Ask yourself why. When we wrong another person, it is often because a deep need is not being acknowledged or met. By coming to a conscious understanding of your motives, you will be less likely to repeat the action. Example: Although your job performance is acceptable, you can’t shake the feeling that you are in over your head. Once you have identified the unmet need — in this case, for a confidence boost — you can seek appropriate ways of fulfilling it, such as finding a mentor or taking a class to build your professional skills.

Make amends. Apologizing to the person you wronged is a good start, but you also must take action to correct or contain the damage — if doing so will not cause additional harm. Example: Coming clean with your colleague and boss about having taken undue credit is appropriate. Confessing a long-ago affair to your husband is not — because even if baring your soul would make you feel better, it could cause him needless pain.

If you can’t make amends directly to the person you hurt, perform a service — such as volunteering at a soup kitchen or battered women’s shelter — and privately dedicate it to the person you wronged.

Acknowledge what you’ve learned. Whether or not the person you harmed forgives you, forgive yourself. Respect what you’ve become as a result of the experience — a more considerate and self-aware woman.


When an overactive guilty conscience prevents us from setting appropriate boundaries, we can’t do a good job of taking care of ourselves or others. We need to practice saying no. Setting limits is easier when we identify not just what we need to say no to, but also the deep personal needs to which we are saying yes.

Example: Your friend’s birthday party is this weekend. She lives two hours away, and you are utterly exhausted — but the thought of skipping the gala fills you with guilt. Identify two vital needs — to let your friend know how much she means to you… and to take care of your own well-being. Now you can speak to your friend clearly and kindly, saying, “I love you and want to celebrate your special day, but I’m so depleted that I’m not sure I could get to the party in one piece. Let’s talk about how we can celebrate together later in the month.”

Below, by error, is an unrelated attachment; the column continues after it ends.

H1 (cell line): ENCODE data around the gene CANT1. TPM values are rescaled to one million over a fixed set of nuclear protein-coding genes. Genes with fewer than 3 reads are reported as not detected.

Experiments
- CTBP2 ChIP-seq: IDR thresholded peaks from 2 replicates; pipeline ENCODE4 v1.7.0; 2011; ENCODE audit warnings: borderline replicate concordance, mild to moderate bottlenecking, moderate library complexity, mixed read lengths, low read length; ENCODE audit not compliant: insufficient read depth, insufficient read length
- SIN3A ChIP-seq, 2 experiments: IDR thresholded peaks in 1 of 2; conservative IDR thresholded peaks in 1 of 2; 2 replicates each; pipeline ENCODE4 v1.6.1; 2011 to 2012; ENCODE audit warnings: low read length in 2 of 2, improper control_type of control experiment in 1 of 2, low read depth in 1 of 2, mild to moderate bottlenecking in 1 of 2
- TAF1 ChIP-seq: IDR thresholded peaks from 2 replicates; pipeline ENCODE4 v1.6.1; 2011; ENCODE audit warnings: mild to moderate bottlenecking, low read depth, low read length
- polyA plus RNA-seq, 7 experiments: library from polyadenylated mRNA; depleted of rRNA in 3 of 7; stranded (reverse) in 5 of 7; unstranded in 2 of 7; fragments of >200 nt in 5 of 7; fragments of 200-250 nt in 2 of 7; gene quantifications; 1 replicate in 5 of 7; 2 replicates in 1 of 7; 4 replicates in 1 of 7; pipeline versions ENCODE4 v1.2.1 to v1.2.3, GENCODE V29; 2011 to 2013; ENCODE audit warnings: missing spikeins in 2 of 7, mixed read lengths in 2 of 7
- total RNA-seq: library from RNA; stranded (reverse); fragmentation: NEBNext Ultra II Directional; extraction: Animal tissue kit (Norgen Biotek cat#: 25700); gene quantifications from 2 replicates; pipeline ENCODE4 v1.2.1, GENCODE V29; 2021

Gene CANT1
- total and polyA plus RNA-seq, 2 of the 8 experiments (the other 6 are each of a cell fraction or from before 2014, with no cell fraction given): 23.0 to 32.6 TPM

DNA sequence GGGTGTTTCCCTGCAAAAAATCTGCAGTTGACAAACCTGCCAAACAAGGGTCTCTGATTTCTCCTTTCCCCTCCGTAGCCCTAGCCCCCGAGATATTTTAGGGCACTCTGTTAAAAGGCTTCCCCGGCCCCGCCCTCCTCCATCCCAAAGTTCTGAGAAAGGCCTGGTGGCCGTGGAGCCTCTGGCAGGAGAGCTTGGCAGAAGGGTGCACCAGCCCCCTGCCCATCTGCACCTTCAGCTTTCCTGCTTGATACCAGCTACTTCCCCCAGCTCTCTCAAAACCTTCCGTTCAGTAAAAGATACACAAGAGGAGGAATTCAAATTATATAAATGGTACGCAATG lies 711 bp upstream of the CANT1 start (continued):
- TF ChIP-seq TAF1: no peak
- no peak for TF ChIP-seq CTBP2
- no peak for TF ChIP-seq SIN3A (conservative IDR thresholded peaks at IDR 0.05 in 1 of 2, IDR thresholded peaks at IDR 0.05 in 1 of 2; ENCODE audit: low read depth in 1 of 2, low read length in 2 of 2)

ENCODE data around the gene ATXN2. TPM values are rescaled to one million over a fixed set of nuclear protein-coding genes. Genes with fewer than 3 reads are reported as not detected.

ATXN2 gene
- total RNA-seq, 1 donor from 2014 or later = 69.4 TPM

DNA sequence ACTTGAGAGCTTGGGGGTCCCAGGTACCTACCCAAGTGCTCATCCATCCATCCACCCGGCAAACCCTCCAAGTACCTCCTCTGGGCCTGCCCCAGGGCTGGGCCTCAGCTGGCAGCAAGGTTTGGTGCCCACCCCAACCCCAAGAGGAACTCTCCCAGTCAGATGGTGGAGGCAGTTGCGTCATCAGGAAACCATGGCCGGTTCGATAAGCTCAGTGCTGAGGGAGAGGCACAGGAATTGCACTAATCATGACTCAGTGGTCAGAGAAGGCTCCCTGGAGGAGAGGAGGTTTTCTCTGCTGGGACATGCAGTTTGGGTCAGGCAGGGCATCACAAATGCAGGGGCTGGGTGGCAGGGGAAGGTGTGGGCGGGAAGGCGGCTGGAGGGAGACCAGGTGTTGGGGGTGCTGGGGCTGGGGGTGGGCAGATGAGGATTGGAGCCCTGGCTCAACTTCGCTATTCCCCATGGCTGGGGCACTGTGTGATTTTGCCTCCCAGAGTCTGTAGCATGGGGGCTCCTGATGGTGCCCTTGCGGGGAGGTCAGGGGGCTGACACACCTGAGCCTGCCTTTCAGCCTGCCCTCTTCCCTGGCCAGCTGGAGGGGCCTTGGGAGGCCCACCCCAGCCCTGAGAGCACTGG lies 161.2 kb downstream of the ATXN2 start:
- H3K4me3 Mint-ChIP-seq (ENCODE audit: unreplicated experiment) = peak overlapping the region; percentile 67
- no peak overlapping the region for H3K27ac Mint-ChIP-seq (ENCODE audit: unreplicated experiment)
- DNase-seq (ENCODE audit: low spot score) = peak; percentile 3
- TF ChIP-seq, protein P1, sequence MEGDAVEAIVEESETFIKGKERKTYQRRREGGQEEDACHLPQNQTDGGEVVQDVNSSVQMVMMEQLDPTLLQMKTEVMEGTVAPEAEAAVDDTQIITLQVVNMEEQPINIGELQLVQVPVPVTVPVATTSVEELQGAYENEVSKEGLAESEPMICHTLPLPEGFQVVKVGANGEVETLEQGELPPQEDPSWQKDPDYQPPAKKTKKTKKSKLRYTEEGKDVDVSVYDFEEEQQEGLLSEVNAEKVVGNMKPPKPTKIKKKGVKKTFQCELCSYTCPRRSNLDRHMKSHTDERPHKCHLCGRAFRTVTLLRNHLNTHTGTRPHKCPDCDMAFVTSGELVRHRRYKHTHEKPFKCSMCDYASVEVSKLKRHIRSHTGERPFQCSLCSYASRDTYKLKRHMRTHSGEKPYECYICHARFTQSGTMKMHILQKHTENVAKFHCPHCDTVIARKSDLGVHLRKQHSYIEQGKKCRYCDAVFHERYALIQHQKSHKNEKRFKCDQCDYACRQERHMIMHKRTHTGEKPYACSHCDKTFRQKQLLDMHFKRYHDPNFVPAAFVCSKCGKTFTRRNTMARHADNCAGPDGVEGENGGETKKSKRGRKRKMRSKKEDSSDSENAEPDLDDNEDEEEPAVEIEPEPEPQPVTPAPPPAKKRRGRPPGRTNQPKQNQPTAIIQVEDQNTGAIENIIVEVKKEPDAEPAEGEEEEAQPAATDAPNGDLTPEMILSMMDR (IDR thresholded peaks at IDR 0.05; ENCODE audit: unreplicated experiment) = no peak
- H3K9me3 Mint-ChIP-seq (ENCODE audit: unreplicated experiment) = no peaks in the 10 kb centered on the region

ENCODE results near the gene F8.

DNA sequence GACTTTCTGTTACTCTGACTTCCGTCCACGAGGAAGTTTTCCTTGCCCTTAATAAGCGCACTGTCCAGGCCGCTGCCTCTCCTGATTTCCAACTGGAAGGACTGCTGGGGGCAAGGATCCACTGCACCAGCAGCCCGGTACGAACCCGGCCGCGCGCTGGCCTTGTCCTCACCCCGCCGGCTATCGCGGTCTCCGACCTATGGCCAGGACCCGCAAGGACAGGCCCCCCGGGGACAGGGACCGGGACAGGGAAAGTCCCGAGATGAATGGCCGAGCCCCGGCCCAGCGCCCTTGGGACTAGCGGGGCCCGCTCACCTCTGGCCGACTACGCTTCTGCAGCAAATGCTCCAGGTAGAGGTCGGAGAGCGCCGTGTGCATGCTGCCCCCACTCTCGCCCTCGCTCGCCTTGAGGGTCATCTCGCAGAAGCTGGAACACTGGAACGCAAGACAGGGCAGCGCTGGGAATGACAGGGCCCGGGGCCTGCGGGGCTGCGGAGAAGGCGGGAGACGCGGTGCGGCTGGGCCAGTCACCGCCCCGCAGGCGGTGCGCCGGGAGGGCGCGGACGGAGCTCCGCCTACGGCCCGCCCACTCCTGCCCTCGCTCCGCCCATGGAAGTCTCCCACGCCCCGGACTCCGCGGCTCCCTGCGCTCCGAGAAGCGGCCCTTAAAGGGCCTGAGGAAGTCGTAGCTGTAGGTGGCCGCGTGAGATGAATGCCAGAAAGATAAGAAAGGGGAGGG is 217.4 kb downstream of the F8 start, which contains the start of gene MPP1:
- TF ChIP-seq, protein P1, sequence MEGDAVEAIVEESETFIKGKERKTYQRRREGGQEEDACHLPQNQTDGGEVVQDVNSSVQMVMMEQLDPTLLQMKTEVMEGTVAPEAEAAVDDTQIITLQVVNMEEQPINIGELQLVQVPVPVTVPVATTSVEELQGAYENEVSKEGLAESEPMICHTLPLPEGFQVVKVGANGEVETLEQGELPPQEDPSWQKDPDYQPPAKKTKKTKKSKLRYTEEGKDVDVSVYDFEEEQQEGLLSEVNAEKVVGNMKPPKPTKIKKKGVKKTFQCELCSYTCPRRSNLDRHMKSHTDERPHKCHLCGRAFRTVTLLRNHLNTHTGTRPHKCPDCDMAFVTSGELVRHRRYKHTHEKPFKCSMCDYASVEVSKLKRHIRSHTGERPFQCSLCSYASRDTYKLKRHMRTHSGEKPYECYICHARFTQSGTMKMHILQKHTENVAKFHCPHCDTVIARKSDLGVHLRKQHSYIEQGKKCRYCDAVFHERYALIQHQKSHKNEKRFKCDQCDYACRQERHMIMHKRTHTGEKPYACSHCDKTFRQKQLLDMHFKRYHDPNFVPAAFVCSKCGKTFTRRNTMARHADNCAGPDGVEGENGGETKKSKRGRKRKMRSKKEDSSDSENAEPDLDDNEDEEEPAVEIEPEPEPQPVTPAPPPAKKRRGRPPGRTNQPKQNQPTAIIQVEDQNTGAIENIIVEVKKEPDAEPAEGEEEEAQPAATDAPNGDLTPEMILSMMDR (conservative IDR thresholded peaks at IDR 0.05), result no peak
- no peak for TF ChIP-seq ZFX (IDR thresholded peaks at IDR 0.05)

If unhealthy guilt is a habitual response, learn to counter that habit through repeated self-reflection. Set aside 10 minutes every night to ask yourself two questions…

Were there times today when I needed to nurture myself — but didn’t do it? Example: “I needed to use a restroom during the drive to my in-laws’ house, but I waited because my husband didn’t want to stop.”

When was I harsh with myself? Example: “I called myself a stupid klutz when I burned the cookies for the charity bake sale.”

Write down the answers, then review the situations in which you neglected your needs. Think of an alternative response for each one and mentally rehearse it to use next time. For instance, practice saying, “Please respect my need to feel comfortable,” or “It was kind of me to donate cookies to charity, even if they were crispy.” The idea is not to catch yourself “failing” at self-care, but rather to become aware of the subtle ways that guilt creeps into your life. Asking and answering these questions with compassion for yourself helps to banish unhealthy guilt — for good.

By Donald Carroll